While this is an autobiographical story about a young aspiring filmmaker and his skateboarding crew, it also speaks volumes about contemporary rust-belt USA, masculinity and abuse, weaving its themes and characters around scenes of the boys sailing through the near-empty streets.
Their hometown is Rockford, a northern Illinois city of about 150,000 which took a hard hit during the recession. The film reflects the struggle of aspirations against a tough socio-economic background. (Hoop Dreams director Steve James served as executive director, and it echoes his sensibility and concerns.) Thanks to its long gestation period, it’s a film that changes its style and tone as it progresses as we watch the filmmaker both grow up and grow artistically, moving from clowning skateboard montages to troubling direct-to-camera revelations.
Almost too conveniently, the three friends serve as three distinct representative types: Zack, the brash white working-class kid who feels he’s chronically underachieving; Keire, a shy African-American kid; and filmmaker Liu, the Chinese-American immigrant struggling to find his social place.
Charismatic Zack, who works as part-time roofer, is their rock star leader, a risk-taker determined to get old. The sensitive Keire has a skateboard inscribed with the phrase, “This device cures heartache.” Each boy conflicts with their father or stepfather and clings to their skateboarding crew as “more family than family.”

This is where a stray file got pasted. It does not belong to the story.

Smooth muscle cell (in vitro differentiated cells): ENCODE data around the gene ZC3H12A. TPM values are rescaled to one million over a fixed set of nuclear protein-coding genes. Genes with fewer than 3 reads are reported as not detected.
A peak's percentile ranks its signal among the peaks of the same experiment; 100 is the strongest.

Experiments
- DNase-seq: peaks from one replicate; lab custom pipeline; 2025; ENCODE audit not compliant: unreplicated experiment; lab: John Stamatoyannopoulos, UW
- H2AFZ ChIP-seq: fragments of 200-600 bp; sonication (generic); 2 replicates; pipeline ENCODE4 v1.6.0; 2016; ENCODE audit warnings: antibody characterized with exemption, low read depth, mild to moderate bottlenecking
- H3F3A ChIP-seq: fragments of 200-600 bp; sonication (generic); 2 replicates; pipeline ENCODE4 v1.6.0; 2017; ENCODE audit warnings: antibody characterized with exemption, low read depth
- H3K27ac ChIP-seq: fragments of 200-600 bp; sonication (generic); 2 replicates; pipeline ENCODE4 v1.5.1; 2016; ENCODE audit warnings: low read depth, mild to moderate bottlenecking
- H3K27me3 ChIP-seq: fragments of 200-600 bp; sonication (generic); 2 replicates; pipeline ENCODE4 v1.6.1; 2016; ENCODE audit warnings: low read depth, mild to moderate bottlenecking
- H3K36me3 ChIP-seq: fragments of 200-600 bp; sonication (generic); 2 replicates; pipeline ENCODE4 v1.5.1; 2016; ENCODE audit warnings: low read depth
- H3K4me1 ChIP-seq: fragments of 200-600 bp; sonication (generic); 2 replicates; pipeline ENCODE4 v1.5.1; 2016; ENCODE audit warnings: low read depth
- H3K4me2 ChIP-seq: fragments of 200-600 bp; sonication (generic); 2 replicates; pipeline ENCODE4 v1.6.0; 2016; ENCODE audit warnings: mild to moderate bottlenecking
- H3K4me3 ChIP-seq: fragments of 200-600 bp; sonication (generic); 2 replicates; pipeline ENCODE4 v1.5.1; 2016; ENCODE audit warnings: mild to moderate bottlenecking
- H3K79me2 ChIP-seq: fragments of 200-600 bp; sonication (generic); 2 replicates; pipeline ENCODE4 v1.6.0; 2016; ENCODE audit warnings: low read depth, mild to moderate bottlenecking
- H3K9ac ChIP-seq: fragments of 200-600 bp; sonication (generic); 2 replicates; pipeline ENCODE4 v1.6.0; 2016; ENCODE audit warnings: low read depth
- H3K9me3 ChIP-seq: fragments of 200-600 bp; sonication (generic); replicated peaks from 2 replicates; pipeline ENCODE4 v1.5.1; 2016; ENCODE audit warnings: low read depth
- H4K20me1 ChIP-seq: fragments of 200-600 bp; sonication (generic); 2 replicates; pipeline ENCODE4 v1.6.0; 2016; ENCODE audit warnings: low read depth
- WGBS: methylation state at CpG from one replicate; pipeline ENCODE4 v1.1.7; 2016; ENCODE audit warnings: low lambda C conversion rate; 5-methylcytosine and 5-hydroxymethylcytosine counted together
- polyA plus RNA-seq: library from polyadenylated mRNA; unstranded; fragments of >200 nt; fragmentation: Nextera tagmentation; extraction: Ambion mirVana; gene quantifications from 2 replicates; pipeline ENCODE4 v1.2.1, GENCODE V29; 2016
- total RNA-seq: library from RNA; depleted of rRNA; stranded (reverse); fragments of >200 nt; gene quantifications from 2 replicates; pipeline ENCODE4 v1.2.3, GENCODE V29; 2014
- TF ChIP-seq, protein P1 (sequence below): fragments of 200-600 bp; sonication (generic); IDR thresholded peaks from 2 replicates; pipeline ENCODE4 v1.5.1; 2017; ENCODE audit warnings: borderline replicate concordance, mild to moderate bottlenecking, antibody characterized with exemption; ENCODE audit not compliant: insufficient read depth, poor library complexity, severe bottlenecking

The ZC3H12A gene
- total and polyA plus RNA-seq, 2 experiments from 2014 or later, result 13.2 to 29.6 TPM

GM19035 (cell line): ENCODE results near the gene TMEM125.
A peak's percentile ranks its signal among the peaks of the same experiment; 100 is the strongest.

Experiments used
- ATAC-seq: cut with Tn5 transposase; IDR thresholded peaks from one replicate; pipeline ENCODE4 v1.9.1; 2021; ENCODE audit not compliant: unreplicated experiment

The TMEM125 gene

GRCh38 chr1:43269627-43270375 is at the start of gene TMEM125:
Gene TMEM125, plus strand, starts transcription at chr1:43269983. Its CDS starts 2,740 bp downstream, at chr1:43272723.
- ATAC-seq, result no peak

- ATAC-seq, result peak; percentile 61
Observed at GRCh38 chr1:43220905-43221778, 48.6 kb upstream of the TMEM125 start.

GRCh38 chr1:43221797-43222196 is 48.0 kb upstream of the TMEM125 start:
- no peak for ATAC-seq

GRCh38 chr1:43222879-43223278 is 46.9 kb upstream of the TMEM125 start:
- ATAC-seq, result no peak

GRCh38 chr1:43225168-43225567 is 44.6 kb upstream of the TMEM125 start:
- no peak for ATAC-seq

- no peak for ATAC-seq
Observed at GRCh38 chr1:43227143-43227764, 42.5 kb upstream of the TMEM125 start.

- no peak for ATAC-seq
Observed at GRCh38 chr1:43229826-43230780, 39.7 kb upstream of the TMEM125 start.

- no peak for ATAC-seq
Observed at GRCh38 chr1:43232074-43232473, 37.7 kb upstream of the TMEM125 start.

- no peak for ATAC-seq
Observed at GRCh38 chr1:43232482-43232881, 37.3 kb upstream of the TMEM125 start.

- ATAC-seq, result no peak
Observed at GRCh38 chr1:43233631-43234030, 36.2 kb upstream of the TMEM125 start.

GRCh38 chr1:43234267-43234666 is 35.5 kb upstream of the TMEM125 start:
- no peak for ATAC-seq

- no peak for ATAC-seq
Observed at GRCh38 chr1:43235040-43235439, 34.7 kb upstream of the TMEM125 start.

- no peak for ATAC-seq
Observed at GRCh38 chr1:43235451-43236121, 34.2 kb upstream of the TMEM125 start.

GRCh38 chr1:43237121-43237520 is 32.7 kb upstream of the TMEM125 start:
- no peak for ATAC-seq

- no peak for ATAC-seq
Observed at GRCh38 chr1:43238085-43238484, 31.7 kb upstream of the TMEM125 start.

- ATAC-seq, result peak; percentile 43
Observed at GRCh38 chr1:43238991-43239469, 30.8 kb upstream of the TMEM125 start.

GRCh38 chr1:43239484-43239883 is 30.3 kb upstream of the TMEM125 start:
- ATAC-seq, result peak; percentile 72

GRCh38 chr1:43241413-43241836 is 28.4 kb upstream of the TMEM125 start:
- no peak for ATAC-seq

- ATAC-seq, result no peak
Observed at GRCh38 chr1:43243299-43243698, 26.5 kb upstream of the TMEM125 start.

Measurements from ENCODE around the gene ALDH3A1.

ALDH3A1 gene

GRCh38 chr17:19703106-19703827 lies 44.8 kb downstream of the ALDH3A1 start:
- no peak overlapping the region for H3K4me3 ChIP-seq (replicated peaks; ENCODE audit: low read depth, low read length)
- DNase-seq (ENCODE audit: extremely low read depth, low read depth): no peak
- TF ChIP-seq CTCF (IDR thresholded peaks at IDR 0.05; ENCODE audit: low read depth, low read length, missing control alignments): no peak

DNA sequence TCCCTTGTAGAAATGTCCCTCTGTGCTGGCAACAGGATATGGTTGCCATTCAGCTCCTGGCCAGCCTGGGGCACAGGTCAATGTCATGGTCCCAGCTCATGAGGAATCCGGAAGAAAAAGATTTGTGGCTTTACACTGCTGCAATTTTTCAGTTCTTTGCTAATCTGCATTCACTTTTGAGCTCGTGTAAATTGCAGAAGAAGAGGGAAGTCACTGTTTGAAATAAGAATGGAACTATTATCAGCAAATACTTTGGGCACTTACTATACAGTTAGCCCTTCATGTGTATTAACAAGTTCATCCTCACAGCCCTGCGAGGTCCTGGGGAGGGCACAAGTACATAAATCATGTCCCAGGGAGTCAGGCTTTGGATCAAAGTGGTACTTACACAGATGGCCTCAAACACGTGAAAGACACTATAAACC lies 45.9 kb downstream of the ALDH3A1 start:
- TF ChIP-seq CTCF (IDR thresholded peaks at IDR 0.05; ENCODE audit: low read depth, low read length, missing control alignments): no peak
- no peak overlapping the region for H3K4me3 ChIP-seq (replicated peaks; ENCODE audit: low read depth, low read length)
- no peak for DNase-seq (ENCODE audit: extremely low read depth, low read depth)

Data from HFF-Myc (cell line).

Adulthood overtakes them. When 23-year-old Zack and his 21-year-old girlfriend, Nina, have a baby, neither is prepared for the responsibility. The relationship unravels, with drinking, violence and then a separation.
When Keire’s father dies, the young man begins to understand his father’s rough discipline and racial fears. Shortly after Keire gets his first car, he finds himself facing a cop’s gun, for no apparent reason except that he’s black and behind the wheel.
The director serves as a sounding board for his friends, and gradually works up to confronting his immigrant mother about his own past. Why did she stay with his abusive stepfather so long? The segment is wrenching.
Liu, now 29, is as good an action cinematographer as he is an unwaveringly honest interviewer. He balances the personal stories with the scenes of the young men skating, where the tumbles hurt but the temporary physical pains are a small price for the joys of freedom.
Minding the Gap. Directed by Bing Liu. With Bing Liu, Zack Mulligan and Keire Johnson. Opens September 28 at Toronto’s Hot Docs Ted Rogers Cinema.